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Software Development Life Cycle (SDLC)

Development models

agile, spiral and waterfall

 


Development model approaches, including

  • agile,
  • spiral and
  • waterfall

When you are faced with a big, complex job how do you tackle it?

Do you leap into it and do bits here and there until you finish, occasionally going back to fix or add to bits you started before?

Or do you start at step 1, conscientiously finish every part of it before moving to step 2?

In IT there are several different philosophies - or models - of managing large, complicated software development projects.

The ones you need to know are named agile, spiral and waterfall.

Each is a type of a Software Development Life Cycle (SDLC) model.

Note - there is no objective 'best' SDLC model. If there were, the others would no longer exist. Each model has its advantages and disadvantages.

ALL OF THEM share certain features. They all describe a process of steps to develop software or other products, from its original conception to its final deployment and evaluation.

Depending on whom you talk to, the naming and number of SDLC steps vary a little, but they are essentially the same.

VCAA's official SDLC (aka 'Problem Solving Methology' aka PSM*) are:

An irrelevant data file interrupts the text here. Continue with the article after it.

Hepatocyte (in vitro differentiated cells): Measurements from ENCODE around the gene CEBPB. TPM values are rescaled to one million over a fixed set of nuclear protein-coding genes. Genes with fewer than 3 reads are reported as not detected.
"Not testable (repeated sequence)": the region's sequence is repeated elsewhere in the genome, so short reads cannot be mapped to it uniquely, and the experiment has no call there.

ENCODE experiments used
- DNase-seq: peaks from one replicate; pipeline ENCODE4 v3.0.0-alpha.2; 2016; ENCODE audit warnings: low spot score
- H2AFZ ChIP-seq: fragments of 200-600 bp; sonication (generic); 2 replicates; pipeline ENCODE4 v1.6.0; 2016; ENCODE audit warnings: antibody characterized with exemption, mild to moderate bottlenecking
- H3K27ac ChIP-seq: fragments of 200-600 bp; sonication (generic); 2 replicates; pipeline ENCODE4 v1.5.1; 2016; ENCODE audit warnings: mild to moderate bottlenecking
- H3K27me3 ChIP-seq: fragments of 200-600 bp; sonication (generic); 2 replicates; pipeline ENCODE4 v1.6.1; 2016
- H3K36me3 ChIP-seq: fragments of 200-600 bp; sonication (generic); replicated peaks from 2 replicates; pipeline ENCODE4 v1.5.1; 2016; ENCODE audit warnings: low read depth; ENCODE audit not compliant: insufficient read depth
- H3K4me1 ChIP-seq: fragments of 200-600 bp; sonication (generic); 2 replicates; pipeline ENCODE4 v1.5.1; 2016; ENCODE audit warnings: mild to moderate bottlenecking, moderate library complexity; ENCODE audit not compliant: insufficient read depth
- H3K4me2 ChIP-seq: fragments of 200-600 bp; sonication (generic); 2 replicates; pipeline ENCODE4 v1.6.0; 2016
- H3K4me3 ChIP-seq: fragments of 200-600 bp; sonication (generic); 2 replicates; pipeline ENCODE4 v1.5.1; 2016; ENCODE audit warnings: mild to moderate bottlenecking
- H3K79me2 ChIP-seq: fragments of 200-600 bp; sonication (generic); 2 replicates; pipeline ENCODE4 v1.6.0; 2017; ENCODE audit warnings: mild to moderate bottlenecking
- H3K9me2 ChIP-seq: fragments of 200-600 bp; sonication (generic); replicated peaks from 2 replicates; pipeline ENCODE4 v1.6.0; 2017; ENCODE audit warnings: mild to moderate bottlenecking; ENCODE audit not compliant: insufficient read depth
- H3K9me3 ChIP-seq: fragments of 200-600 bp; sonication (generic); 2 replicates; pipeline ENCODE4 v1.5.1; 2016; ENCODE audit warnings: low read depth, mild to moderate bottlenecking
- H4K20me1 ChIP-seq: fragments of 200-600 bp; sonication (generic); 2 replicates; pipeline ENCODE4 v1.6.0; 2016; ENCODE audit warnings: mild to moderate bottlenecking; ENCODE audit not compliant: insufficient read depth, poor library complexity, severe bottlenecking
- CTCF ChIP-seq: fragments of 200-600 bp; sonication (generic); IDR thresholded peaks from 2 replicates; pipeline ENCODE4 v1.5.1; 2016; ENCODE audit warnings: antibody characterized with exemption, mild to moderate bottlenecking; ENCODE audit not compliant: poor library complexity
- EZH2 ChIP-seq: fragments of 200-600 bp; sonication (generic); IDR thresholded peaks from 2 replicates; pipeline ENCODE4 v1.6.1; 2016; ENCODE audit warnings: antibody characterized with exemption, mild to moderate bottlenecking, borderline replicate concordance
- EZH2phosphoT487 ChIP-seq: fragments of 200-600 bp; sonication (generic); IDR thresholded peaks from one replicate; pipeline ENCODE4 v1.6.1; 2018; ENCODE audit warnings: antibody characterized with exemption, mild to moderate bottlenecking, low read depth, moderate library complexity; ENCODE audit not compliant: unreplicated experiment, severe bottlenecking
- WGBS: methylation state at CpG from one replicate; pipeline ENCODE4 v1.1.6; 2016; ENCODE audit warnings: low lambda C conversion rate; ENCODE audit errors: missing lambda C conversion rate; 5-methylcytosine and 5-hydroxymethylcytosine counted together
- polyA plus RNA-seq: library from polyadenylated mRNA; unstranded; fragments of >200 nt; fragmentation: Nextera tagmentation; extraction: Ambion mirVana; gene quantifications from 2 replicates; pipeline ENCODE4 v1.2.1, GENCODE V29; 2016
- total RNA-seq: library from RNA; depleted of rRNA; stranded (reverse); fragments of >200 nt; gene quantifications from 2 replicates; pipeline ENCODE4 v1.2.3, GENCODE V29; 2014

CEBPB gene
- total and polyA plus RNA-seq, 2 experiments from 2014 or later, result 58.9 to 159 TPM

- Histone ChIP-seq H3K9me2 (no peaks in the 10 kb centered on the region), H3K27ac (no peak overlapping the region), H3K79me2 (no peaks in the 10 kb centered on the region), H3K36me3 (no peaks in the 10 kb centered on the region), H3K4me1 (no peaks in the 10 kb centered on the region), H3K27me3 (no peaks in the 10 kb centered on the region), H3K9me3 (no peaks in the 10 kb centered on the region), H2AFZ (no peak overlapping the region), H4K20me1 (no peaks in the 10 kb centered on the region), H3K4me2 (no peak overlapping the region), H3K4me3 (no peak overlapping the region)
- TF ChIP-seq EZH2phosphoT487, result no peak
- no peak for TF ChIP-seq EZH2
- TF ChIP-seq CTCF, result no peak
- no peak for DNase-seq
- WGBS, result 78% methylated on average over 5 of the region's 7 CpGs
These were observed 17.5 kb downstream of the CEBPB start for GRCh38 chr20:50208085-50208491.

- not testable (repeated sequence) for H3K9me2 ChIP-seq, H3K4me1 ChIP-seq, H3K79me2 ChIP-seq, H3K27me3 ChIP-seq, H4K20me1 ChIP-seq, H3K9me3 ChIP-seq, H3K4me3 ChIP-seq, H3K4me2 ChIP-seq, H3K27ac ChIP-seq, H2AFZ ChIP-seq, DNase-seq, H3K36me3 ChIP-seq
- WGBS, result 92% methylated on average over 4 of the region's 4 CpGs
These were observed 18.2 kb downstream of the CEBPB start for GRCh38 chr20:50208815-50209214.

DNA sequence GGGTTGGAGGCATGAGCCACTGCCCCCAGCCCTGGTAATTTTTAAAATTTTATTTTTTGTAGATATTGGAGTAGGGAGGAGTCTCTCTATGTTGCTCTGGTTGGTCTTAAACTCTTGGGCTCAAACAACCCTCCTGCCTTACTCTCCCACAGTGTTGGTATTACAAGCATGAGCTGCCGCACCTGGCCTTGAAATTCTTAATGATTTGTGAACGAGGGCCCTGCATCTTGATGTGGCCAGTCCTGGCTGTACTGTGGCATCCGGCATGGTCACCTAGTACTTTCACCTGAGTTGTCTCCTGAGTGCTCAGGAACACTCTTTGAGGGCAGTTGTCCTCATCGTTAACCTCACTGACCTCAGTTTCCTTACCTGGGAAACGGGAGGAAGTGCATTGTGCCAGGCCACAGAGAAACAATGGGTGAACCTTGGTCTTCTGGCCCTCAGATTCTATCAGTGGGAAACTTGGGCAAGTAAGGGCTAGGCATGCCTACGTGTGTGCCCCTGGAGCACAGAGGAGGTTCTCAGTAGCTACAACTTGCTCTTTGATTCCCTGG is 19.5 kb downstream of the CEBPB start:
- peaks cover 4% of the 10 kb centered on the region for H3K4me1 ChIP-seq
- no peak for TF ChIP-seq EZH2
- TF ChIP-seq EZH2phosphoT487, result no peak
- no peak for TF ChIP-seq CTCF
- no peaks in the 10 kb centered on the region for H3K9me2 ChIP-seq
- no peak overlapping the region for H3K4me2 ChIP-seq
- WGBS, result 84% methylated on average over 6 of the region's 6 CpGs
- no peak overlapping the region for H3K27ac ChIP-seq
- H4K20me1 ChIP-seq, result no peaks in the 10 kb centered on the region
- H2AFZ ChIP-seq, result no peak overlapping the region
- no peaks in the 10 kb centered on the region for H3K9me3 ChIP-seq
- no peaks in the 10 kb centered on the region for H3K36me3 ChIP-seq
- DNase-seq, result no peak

1. Analysis of what the solution needs to do, and what attributes it should have.
  2. Design - Exactly how will it do those things? When it's finished, how will its success or failure be judged?
  3. Development - program the software, and/or build the product. Do testing, write documentation, and deploy the product so end-users get access to it. Some SDLC models make Deployment a separate step, but VCAA doesn't.
  4. Evaluation - using the success/failure criteria establish during Design, determine whether the solution is actually achieving the goals for which it was originally created.

* See pp.13-16 of the Applied Computing study design [download it]. The fact that VCAA dedicates 4 pages to it in the study design shows how much they love it. Pay attention to it.

Important distinctions:

ANALYSIS v DESIGN

  • Analysis does not try to explain how the solution will work. It just describes what it should be able to achieve. This is done by managers, executives, and stakeholders (people with a special interest or investment in the project - e.g. investors, partner companies).
  • Design takes the analysis and works out a "how to" strategy including technologies and techniques. This is done by programmers and designers.

TESTING v EVALUATION

  • Testing - informal testing is done during development to ensure a product is producing accurate output, and can do all the jobs it was supposed to. Formal testing occurs at the end of development, using real-world end- users as guinea pigs, as a final guarantee that everything works as expected.